The Baton Rouge Irish Club will stage one story told by three different characters when it opens Brian Friel's "Faith Healer" on Aug. 9 at Cafe Americain.
But each of the characters' accounts is quite different.
"I always say if you liked 'Gone Girl,' you'll like 'Faith Healer,'" said David Besse, who plays traveling faith healer Frank. "I'm not saying these stories are alike. It's just that they both use the same format in telling the story through different narrators."
The Irish Club's 11th annual summer play is the story of the road journey taken by Frank, who doesn't know if he possesses a gift for healing or even a belief in God.
"And really, religion doesn't even come up in the story," said Nancy Litton, who plays Frank's wife, Grace. "But it does look at spirituality and faith."
While Frank has doubts, some people attending his shows experience miracles that can be attributed only to their faith. Still, the faith healer has no illusions about his gig, even going so far as to have his manager Teddy, played by Tim Callais Scott, introduce it as a road show.
"That's what it is — a show," Besse said. "And you get three perspectives of what happens on the road. You also find out something different from each person, because they each experienced it in a different way."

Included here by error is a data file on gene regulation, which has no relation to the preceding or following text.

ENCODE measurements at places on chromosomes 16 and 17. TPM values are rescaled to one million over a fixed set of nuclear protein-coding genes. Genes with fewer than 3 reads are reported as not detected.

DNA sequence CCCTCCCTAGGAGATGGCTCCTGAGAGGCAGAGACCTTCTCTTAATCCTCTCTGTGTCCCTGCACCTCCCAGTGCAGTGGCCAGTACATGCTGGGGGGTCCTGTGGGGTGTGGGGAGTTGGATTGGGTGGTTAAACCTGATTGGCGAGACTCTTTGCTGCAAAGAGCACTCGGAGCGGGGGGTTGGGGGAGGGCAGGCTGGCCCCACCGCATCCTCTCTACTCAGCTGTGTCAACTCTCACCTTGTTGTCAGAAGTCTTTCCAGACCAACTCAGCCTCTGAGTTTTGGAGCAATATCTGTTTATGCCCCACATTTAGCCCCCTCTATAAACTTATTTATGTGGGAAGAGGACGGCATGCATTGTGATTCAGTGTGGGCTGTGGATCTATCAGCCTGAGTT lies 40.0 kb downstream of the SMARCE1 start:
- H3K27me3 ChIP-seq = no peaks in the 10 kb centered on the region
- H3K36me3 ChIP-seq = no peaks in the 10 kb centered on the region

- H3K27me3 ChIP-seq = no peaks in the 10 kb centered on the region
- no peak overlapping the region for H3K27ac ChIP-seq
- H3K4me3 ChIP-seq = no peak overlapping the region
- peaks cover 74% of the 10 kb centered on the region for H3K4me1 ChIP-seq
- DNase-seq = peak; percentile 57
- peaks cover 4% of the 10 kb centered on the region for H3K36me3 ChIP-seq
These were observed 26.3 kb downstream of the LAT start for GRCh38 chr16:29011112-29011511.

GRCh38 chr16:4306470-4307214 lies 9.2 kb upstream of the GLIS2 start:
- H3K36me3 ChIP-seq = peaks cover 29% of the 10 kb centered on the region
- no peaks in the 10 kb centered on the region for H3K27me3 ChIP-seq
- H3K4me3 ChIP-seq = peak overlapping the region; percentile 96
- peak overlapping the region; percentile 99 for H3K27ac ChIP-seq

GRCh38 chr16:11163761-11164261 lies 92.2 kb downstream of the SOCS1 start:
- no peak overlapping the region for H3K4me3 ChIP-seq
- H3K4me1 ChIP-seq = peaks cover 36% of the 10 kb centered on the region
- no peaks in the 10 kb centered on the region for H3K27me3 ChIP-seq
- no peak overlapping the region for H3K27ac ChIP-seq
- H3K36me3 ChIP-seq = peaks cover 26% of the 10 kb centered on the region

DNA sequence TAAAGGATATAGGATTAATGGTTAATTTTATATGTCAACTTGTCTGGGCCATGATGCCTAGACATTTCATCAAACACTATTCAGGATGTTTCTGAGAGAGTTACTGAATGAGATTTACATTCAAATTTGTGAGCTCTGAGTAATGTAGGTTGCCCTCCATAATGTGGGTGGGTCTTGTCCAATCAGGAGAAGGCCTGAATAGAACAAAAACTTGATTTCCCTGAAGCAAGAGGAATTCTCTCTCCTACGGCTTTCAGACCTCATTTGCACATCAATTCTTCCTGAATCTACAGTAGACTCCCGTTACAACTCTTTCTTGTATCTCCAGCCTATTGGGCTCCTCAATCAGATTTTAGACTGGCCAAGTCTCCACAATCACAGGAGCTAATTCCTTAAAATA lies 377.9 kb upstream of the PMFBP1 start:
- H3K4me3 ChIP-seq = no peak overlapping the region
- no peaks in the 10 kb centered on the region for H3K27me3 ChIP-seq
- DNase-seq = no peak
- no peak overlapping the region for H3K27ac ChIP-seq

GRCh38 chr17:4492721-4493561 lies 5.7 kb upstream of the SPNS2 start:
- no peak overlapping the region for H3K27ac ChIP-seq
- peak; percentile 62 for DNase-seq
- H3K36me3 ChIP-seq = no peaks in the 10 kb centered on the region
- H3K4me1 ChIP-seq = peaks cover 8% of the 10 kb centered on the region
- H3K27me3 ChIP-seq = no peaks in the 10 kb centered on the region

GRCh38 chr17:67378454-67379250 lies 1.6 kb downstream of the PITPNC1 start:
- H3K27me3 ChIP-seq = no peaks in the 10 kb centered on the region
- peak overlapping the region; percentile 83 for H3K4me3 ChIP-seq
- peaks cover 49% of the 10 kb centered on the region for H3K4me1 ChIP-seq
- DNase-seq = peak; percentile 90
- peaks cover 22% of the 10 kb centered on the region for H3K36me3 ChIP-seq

It's in the compilation of the stories that the audience gets the complete picture — or as complete as possible without actually having been there.
There will be some laughter, but that doesn't guarantee a happy ending.
"We each leave out things that another character will tell about," Litton said. "Not everything that's important to one character is important to another. It's a monologue play, so we're never on the stage at the same time. And the things that are important to one character might not even be mentioned by another."
Friel is known for his plays "Dancing at Lughnasa" and "Molly Sweeney." While the "Faith Healer" premiered in 1979, Litton said it isn't set in a definite time period.
"Frank talks about how much he loves the song, 'The Way You Look Tonight,' which came out in the 1930s, but Frank likes nostalgia," she said. "It can be set in the late 1970s, but the story is really timeless."
As with past productions, Cafe Americain will serve dinner to patrons who make reservations when buying their tickets. The cost of the meal is separate from the ticket, and dinner begins 90 minutes before showtime.
A Baton Rouge Irish Club production
WHEN: 7:30 p.m. Aug. 9, 10, 16, 17; 2:30 p.m. Aug. 18. Meals are optional. Dinner service begins at 6 p.m.; lunch service at 1 p.m.
WHERE: Cafe Americain, 7521 Jefferson Highway.
ADMISSION: $15 advance, $20 at the door. Buy tickets at the restaurant, where optional reservations for dinner or lunch can be made. Meal cost is in addition to ticket.
INFORMATION: (225) 927-1626.